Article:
Welcome to the College of Natural and Social Sciences Advisement Center (NSSAC)! We believe that “academic advising is a crucial component of all students’ experiences in higher education.” It is our mission through advisement to help you:
· find meaning in your life,
· make significant decisions about your future,
· achieve your maximum potential,
· access all that higher education has to offer. (CAS, 2008.)
Assistance Provided by NSSAC
· One-on-one and group academic advisement including general education and major
· Academic plans to monitor progress toward meeting academic, leadership, professional, and personal goals.
· Goal-setting and identifying strategies for academic success.
· Personal advisement and referrals to appropriate campus resources.
· Quarterly course schedule planning.
· Assistance completing appropriate department and campus forms.
· Academic intervention, probation, and disqualification advisement.
· University policies procedures, deadlines, forms, and campus resources.
· Self-efficacy and personal development workshops.
· Academic overview and advisement during Freshmen Orientations.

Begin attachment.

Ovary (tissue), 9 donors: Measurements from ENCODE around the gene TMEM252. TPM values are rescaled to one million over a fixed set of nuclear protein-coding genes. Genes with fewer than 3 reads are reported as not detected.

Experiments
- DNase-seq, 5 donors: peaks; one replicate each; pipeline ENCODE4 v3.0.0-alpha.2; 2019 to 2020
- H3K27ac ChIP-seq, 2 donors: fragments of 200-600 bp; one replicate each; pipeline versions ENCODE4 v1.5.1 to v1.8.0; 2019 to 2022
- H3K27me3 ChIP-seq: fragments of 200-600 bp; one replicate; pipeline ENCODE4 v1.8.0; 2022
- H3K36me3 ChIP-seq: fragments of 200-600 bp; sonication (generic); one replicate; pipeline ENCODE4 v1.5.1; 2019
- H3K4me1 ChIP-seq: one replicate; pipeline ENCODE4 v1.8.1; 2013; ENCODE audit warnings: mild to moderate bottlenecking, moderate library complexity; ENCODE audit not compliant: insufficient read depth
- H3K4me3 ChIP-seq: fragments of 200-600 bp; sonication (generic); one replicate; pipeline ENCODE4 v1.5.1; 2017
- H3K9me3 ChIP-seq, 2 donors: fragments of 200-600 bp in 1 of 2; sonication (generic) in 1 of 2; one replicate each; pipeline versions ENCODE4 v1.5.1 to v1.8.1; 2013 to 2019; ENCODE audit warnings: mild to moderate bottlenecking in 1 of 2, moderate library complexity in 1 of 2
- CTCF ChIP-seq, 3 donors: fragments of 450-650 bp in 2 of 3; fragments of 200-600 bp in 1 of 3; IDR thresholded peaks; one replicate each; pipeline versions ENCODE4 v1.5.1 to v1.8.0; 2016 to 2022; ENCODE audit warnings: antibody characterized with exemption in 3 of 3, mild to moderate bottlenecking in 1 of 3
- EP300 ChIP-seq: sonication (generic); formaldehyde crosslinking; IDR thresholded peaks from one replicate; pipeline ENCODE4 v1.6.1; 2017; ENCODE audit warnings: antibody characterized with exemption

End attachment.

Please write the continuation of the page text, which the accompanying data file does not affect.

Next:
· Information about degree options in the College of NSS.
· Information about Admission Requirements.
Seeing an Advisor
To guarantee an advisement session, appointments are strongly encouraged. Appointments are scheduled for 30 minutes and must be scheduled in advance. Students may make appointments in any of the following ways:
· Call the NSSAC front desk at 323-343-5284.
· Send an email to NSSAC@calstatela.edu Students must make sure to include their First
Name, Last Name, CIN, Major, and Class Level (freshmen, sophomore, junior, senior) in their email.
· Drop by the Advisement Center in person and request an appointment location KHD1050..
· If you are not able to keep you appointment you must call the office (323) 343-5284 as soon as possible to cancel or reschedule your appointment.